Karli explained that she was definitely qualified without the additional certification. “Occupational therapists (OTs) and physical therapists can both become certified hand therapists, but it is a very extensive process requiring 5,000 hours of patient treatment. A lot of OTs are excellent hand therapists without ever pursuing the CHT title.”

But that doesn’t mean she wasn’t a bit nervous because of the severity of his injury. “This was a major injury with fractures and severed tendon,” she explains. As a certified occupational therapist, Karli has treated many hand injuries — many patients recovering from hand fractures and many patients recovering from severed tendons — but this was both. It was definitely not a common situation.

Karli is proud to report that while Jason’s physician wanted him to go to a large facility, he has been pleased with Jason’s progress, to the point that he’s called other physicians into the exam room on his follow-up appointments to see the results.

“Every time I went there, there were four or five lab coats in there, asking if they could look at my hand,” Jason says in good humor.

“They predicted a lot less mobility and range of motion,” Karli explains, not because of the therapy but because of the severity of his wounds.

Jason started occupational therapy on June 12. The treatment was, of course, limited at first while he continued to heal. Karli said they couldn’t test his grip strength until July 31, which came in at 15 pounds.

Occupational therapy Arbor Health
Occupational Therapist Karli Devoe regularly measures Jason’s flexibility and range of motion. Photo courtesy: Arbor Health – Morton Hospital

Jason’s Remarkable Recovery With the Help of Arbor Health

The average grip strength for a man Jason’s age ranges from 82-136 pounds. But Jason’s kept getting stronger and stronger, surpassing the top end of the average. Karli was amazed the first time he tested at 160 pounds and almost didn’t believe it at first. In fact, she says with a laugh that she doesn’t think she’d ever seen a patient recovering from a hand injury with a 160-pound grip strength.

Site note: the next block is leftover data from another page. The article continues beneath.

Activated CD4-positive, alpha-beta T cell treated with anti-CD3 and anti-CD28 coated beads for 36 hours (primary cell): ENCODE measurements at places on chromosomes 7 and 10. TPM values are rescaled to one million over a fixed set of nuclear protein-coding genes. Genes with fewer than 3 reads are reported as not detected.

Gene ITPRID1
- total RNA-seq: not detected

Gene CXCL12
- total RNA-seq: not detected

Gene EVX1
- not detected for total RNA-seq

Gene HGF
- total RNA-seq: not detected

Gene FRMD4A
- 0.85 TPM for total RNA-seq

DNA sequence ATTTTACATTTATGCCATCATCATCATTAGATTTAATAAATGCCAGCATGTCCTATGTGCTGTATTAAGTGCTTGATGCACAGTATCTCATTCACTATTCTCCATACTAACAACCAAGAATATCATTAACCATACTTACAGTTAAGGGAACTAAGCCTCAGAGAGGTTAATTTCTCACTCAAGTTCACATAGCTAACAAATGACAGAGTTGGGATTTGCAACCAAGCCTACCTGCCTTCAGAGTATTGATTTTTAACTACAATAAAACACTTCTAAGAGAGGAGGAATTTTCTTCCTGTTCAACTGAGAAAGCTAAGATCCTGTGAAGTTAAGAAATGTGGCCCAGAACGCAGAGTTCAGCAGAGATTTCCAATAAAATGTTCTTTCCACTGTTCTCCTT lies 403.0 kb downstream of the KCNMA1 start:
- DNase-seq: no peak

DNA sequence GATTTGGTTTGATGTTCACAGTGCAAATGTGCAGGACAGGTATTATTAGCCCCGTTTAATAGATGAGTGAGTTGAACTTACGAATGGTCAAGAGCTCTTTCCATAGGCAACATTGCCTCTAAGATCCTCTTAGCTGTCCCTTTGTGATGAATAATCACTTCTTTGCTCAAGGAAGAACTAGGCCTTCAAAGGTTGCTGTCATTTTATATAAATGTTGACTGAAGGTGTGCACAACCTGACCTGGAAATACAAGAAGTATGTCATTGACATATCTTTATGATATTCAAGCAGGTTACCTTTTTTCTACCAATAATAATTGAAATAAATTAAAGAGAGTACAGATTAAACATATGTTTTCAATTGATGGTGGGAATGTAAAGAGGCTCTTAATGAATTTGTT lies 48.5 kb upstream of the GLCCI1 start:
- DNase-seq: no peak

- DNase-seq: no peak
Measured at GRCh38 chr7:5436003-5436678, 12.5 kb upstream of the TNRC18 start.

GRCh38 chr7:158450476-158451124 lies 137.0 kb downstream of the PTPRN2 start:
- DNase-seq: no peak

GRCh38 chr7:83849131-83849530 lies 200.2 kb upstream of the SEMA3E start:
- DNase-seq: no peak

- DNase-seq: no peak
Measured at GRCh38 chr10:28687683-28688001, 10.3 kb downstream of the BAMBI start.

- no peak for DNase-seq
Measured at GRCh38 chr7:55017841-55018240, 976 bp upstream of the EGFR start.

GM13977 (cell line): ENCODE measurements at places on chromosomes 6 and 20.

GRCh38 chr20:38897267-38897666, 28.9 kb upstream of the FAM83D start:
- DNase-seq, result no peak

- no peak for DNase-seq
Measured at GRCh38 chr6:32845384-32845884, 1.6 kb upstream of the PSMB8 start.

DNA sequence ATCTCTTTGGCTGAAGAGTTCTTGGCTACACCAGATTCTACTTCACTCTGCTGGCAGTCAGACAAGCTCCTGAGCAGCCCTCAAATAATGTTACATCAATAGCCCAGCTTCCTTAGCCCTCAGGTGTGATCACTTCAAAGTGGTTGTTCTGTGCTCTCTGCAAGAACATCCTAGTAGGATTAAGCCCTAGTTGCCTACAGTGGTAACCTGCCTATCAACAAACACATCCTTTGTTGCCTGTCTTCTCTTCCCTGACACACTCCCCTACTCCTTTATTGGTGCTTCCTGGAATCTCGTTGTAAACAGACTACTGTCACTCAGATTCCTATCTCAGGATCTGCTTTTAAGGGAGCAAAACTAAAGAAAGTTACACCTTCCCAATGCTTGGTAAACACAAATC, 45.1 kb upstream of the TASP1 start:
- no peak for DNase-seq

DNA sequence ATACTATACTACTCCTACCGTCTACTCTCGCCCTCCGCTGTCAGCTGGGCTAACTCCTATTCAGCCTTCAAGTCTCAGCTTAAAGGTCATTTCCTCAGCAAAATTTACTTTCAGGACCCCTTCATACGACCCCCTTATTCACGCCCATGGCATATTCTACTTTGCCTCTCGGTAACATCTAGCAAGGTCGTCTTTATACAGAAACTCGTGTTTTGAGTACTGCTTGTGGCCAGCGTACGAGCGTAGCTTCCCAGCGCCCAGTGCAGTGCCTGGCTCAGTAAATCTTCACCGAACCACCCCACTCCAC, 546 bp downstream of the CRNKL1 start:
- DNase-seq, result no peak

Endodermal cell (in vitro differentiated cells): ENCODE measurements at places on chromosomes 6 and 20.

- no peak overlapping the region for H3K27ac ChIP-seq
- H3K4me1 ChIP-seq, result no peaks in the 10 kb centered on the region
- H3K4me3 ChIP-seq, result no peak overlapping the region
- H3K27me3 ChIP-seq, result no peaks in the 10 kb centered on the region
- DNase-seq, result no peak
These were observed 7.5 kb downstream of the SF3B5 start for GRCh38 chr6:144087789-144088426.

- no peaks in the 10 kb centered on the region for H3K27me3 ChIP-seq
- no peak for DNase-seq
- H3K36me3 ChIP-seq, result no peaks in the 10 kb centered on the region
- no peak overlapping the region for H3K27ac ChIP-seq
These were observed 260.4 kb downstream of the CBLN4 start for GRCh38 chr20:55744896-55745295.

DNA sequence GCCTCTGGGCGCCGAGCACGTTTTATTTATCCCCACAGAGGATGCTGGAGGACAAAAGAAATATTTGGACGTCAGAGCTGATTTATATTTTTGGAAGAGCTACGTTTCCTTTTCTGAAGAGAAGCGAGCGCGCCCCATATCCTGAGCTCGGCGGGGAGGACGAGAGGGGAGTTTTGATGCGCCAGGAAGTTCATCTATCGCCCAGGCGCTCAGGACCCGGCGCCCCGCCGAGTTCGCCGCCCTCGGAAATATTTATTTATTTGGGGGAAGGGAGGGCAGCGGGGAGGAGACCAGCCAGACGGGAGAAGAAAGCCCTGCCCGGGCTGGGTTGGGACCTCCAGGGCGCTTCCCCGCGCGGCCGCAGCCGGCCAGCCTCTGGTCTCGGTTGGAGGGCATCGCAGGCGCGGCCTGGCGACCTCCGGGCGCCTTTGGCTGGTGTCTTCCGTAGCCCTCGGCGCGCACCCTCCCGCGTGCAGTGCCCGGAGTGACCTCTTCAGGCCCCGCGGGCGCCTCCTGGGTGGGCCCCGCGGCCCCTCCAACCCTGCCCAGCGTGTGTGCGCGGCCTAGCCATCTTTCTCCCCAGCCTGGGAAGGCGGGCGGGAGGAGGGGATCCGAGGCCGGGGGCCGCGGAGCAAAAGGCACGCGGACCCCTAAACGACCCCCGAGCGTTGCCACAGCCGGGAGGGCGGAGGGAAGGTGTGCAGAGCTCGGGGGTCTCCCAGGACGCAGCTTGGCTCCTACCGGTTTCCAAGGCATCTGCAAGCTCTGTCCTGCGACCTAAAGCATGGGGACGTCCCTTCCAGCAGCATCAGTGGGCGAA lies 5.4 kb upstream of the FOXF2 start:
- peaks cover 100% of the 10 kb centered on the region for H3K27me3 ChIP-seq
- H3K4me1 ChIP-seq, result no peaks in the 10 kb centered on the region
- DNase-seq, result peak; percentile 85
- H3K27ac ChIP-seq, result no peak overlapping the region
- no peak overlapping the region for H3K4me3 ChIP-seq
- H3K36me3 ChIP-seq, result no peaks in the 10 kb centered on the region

Today, sitting at the table with Karli for photos, Jason gave the dynamometer a hard squeeze just for fun, and it read 190 pounds. He then did the same with his right hand, which is his dominant hand, and it measured 175. The non-dominant hand being stronger than the other is not normal. “I was really surprised by that,” she says.

Jason still has a bit of numbness and tingling. “There was a lot of nerve damage with his thumb almost completely torn off,” Karli explains. “We are trying to increase his range of motion and working really hard to increase the webbing space (between his thumb and forefinger). They are using massages, massage tools, and ultrasound once a week. “And we’ve done really well. That used to be pulled tight,” she says, pointing to the widened webbed space.

 “This is definitely one of the more complex cases I’ve had,” Karli said. “And it’s been fun working with a friend.” Jason agreed, saying they talk about all kinds of things while she works on his hand. He sometimes tells his girlfriend that he had “physical therapy and ‘the other’ therapy today too.”

Even aside from the therapy, Jason feels very grateful for Arbor Health. Some coworkers donated him their paid time off, and Katelin Forrest in Human Resources went above and beyond to help him access his employee benefits. She even completed the required paperwork for state assistance. Then in the end, she helped him to be able to get back to work. This was a “Mother’s Day gift” that kept on giving.